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dc.contributor.authorAntit, M. (Mouna)
dc.contributor.authorDaoulatli, A. (Asma)
dc.contributor.authorUrra, J. (Javier) 
dc.contributor.authorGofas, S. (Sergio)
dc.contributor.authorRueda, J.L. (José Luis) 
dc.contributor.authorSalas, C. (Carmen)
dc.coverage.temporal2009-2010es_ES
dc.date.accessioned2016-10-04T09:00:10Z
dc.date.available2016-10-04T09:00:10Z
dc.date.issued2016-09-26
dc.identifier.issn1108-393X*
dc.identifier.urihttp://hdl.handle.net/10508/10606
dc.description.abstractSoft bottom molluscan assemblages from the Bay of Tunis have been studied in order to analyse their seasonality and trophic diversity in relation to environmental variables. A total of 147 species of molluscs was identified, with gastropods displaying the highest species richness and bivalves the highest abundances, and including five non-indigenous species such as the dominant bryozoan grazer Polycerella emertoni. Carnivorous and scavenger gastropods were among the most frequent species, reflecting a diverse benthic community. Seasonal changes were significant, being more acute at 3-4 m than at 10-15 m depth, and were correlated mainly with seawater temperature and percentage of organic matter in the sediment. The high affluence of tourists in summer was coincident with high decreases in species richness and abundance of molluscs, together with a strong siltation of the sediment. Nevertheless, most trophic groups persisted and the trophic diversity was relatively high. Significant relationships were found between the index of trophic diversity and Shannon-Wiener diversity and evenness indices, suggesting that the identity of the species with its particular trophic trait, together with the balanced distribution of the individuals among the species would be the drivers for the maintenance of the molluscan food web under environmental stress. The abundance of P. emertoni altered the trophic structure of the molluscan assemblage, bringing the ectoparasite trophic group to an unusual peak of dominance. Soft bottom molluscan assemblages of the Bay of Tunis should be taken into account in monitoring programs for anthropogenic impacts and for non-indigenous species trends throughout the Mediterranean basin.es_ES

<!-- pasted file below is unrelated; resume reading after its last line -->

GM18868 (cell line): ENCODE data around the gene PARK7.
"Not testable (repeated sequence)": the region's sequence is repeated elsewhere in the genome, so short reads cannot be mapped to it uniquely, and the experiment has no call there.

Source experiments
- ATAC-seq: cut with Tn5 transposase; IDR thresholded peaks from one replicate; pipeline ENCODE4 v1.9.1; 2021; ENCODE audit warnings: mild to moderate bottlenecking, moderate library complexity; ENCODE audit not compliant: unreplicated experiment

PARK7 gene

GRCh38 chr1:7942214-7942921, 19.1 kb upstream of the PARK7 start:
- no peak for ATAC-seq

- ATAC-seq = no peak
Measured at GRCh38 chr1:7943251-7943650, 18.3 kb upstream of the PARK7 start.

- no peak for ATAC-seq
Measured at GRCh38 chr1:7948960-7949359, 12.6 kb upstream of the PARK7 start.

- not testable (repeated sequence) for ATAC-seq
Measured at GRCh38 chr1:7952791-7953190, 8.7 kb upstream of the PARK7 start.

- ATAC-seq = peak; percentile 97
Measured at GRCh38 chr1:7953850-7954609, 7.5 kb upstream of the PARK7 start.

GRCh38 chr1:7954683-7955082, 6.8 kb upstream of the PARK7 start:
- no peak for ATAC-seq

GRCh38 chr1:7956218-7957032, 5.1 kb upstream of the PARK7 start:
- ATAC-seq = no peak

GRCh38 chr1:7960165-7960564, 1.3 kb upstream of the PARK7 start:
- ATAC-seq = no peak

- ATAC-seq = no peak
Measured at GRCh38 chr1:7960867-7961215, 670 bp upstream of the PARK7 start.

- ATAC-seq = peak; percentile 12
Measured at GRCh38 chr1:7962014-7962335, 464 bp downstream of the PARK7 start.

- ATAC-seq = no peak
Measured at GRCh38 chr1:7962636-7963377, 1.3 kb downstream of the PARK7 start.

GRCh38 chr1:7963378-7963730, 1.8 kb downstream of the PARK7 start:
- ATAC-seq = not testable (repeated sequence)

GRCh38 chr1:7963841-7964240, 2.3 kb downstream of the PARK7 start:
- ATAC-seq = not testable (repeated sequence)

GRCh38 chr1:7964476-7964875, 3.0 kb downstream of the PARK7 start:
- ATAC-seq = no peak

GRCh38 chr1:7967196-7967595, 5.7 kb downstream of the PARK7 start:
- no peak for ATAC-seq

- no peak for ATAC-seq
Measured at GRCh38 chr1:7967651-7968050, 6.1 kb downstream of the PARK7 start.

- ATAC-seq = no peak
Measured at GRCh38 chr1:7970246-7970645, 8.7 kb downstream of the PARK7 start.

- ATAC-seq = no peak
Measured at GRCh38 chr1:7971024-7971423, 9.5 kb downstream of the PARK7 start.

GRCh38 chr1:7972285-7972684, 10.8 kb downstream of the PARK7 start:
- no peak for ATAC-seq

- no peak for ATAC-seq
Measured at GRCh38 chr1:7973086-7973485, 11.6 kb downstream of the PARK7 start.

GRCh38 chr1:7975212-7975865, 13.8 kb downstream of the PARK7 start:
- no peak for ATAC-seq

dc.language.isoenges_ES
dc.rightsAtribución-NoComercial-SinDerivadas 3.0 España*
dc.rights.urihttp://creativecommons.org/licenses/by-nc-nd/3.0/es/*
dc.subjectMolluscses_ES
dc.subjectTemporal dynamicses_ES
dc.subjectTrophic groupses_ES
dc.subjectAnthropogenices_ES
dc.subjectNon-indigenous specieses_ES
dc.subjectMediterraneanes_ES
dc.titleSeasonality and trophic diversity in molluscan assemblages from the Bay of Tunis (southern Mediterranean Sea)es_ES
dc.typearticlees_ES
dc.identifier.bibliographicCitationMediterranean Marine Science, 17/3. 2016: 692-707*
dc.description.versionVersión del editores_ES
dc.relation.publisherversionhttp://www.medit-mar-sc.net/index.php/marine/article/view/1712es_ES
dc.publisher.centreCentro Oceanográfico de Málagaes_ES
dc.rights.accessRightsopenAccesses_ES
dc.description.impact0,5680*
dc.identifier.doi10.12681/mms.1712es_ES
dc.coverage.spatialStudyMediterranean Seaen_US
dc.coverage.spatialStudyCentral Mediterranean Seaen_US
dc.coverage.spatialStudyGulf of Gabesen_US


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    Atribución-NoComercial-SinDerivadas 3.0 España
    Except where otherwise noted, this item's license is described as Atribución-NoComercial-SinDerivadas 3.0 España